A person may not make an anatomical gift if, at the time of the decedent's death, a person in a class higher than them is reasonably available to make or to object to the making of an anatomical gift.

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Death Inquest by Medical Examiners

Some deaths may require a medical examiner to conduct an investigation or inquest and cause of death certification which may include an autopsy. [CCP Art. 49.25 Sec 6].  These include:

  • A body was found and the cause and circumstances of the death are unknown.
  • The death is believed to be an unnatural death from a cause other than a legal execution (accident, suicide, or homicide).
  • The death occurred in prison or in jail.
  • The death occurred within 24 hours of admission to a Hospital
  • The death occurred without medical attendance.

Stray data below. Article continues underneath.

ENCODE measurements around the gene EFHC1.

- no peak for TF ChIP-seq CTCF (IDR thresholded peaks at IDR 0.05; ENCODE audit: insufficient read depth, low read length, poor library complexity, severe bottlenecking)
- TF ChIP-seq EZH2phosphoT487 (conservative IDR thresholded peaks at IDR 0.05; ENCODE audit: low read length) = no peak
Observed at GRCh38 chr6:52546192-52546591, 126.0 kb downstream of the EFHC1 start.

• The physician is unable to certify the cause of death.
  • The deceased is under six (6) years of age.

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Nonaffiliated Physicians

Before signing this form, a representative of the hospital or other institution where the death occurred is required to inform a person authorized to consent to a postmortem examination or autopsy that they may request that a physician who is not affiliated with the hospital or other institution where the death occurred to perform the postmortem examination or autopsy at another hospital or institution.

A person authorized to consent to a postmortem examination or autopsy may also have a physician that is not affiliated with the hospital or institution where the death occurred review the postmortem examination or autopsy conducted by a physician affiliated with the hospital or other institution where the deceased person died.

A person requesting a nonaffiliated physician to perform or review a postmortem examination or autopsy is responsible for any additional costs incurred as a result of the nonaffiliated physician's performance or review of the examination or autopsy.

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Last updated August 01, 2012